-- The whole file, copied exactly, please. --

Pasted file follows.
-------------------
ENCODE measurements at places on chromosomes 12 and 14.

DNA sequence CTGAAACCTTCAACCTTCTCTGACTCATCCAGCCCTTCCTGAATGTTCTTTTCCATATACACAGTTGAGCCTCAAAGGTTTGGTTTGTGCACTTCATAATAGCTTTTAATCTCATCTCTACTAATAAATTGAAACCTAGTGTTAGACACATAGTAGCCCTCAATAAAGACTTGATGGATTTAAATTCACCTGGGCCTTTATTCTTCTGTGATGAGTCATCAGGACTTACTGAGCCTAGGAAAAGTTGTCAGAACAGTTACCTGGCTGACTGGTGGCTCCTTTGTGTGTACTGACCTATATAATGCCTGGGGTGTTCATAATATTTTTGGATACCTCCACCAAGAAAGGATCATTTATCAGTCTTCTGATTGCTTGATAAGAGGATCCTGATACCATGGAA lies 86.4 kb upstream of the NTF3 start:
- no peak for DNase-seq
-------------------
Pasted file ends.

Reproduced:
ENCODE measurements at places on chromosomes 12 and 14.

DNA sequence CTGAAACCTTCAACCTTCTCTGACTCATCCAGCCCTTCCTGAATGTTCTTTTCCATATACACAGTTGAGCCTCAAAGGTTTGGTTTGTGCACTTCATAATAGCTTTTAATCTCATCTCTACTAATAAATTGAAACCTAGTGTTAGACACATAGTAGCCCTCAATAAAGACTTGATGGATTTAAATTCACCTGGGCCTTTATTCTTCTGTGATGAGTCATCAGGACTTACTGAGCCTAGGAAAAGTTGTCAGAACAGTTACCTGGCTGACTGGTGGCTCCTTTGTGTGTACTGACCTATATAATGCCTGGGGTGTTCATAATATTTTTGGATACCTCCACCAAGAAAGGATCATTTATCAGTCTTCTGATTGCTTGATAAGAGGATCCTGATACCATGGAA lies 86.4 kb upstream of the NTF3 start:
- no peak for DNase-seq